"Hibernating" battery for seasonal storage releases energy when heated
Scientists continue to explore advanced battery technologies that could help us unlock the full potential of renewable energy, working to address the intermittent nature of power coming from the sun and wind. A team at Pacific Northwest National Laboratory (PNNL) has come up with a new design that ticks a few important boxes in this area, demonstrating a type of "hibernating" battery that can preserve its energy for months at a time.
The type of energy storage technology at the center of this research is known as a molten-salt battery. These have been around for more than 50 years in various forms, and are fancied as a grid-scale storage solution for renewable energy due to their low cost and use of commonly available materials.
These devices use molten salt as the electrolyte, which is the solution that carries the electrical charge between a battery's two electrodes, the cathode and the anode. Keeping the electrolyte at high temperature keeps the salt in a molten state and sees it flow like a liquid, but at room temperature it becomes solid. The PNNL team has leveraged these attributes to produce what's described as a temperature-based hibernating battery.
A schematic of the PNNL team's hibernating battery design
The device consists of an aluminum anode and nickel cathode, which are immersed in a molten salt electrolyte doped with sulfur for an extra capacity boost. The battery is charged by heating it to 180 °C (356 °F), which sees ions flow through the liquid electrolyte to generate chemical energy. Cooling the battery to room temperature solidifies the electrolyte and freezes the ions in place, locking in the energy until the battery is reheated to get the energy flowing again.
For this reason, the scientists also refer to the device as a "freeze-thaw battery," and though the prototype is only around the size of a hockey puck, they are optimistic about its potential to be scaled up. Its theoretical density is 260 Wh per kilogram, higher than today's lead-acid and flow batteries, and its energy is stored at a materials cost of around US$23 per kWh, which the team hopes to bring down to around $6 per kWh by incorporating iron into the design. In testing, the battery retained 92 percent of its capacity over 12 weeks.
“It’s a lot like growing food in your garden in the spring, putting the extra in a container in your freezer, and then thawing it out for dinner in the winter,” said first author Minyuan “Miller” Li.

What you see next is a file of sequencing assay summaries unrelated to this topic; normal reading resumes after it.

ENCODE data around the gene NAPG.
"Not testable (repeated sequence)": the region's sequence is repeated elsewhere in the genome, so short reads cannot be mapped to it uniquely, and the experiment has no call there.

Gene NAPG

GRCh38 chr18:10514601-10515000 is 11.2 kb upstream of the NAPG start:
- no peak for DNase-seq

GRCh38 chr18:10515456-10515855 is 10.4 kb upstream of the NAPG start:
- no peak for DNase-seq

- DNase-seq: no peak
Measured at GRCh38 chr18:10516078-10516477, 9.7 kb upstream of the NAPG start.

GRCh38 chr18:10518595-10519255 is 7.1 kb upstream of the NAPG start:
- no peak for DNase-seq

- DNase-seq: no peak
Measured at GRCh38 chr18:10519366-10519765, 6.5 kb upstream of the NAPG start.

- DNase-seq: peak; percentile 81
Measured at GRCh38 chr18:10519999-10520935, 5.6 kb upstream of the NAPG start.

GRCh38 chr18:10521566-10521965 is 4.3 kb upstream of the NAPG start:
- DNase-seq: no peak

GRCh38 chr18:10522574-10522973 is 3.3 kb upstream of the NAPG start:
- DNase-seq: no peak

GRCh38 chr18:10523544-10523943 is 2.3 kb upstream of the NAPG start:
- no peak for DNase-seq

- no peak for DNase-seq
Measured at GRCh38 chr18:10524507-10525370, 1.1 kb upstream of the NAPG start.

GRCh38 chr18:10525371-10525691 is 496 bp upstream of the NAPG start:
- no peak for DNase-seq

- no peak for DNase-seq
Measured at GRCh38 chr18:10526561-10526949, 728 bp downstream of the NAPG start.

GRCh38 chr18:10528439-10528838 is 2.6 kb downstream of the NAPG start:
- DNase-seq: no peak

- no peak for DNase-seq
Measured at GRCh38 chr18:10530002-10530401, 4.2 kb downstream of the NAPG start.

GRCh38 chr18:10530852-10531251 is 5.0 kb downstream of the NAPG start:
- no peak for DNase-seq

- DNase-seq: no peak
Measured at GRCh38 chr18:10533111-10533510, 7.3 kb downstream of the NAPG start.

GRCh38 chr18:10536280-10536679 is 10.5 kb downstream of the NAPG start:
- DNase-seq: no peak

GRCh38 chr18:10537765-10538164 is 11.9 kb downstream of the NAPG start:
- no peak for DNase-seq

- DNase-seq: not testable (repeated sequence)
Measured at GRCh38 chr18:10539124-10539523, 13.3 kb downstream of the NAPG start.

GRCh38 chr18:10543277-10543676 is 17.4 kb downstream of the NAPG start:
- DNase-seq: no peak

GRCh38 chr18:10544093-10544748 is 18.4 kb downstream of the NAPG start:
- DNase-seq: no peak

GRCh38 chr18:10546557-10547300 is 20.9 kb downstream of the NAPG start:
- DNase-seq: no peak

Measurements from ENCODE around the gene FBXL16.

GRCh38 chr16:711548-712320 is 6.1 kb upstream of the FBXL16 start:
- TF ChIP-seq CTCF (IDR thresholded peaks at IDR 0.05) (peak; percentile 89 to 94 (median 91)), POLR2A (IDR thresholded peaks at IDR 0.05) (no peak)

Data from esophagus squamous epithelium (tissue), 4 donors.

We have seen a couple of promising innovations in molten-salt battery technology of late. Typically, molten-salt batteries use a ceramic separator between the anode and cathode to control which molecules are allows to pass through. In 2018, an MIT team showed how a more durable steel mesh could be used instead. Last year, a team at Sandia National Laboratories also demonstrated a cheaper versionthat could operate at far lower temperatures than conventional designs. The PNNL team has also opted for an alternative to the ceramic separator used in typical molten-salt batteries, going with fiberglass instead, which they say is cheaper and more durable.
Scientists imagine their temperature-based hibernating battery offering a long-term storage solution for renewable energy
Eventually, the scientists hope the technology can come to offer a form of seasonal energy storage, collecting energy at one time of the year for use in another. And because the battery can sit idle while maintaining most of its stored energy, it would only need to be charged and discharged a few times a year.
“You can start to envision something like a large battery on a 40-foot tractor-trailer parked at a wind farm,” said co-author Vince Sprenkle. “The battery is charged in the spring and then the truck is driven down the road to a substation where the battery is available if needed during the summer heat.”
The scientists have filed a patent for the technology and have published their research in the journal Cell Reports Physical Science.
Source: Pacific Northwest National Laboratory
Nick was born outside of Melbourne, Australia, with a general curiosity that has drawn him to some distant (and very cold) places. Somewhere between enduring a winter in the Canadian Rockies and trekking through Chilean Patagonia, he graduated from university and pursued a career in journalism. Having worked for publications such as The Santiago Times and The Conversation, he now writes for New Atlas from Melbourne, excited by tech and all forms of innovation, the city's bizarre weather and curried egg sandwiches.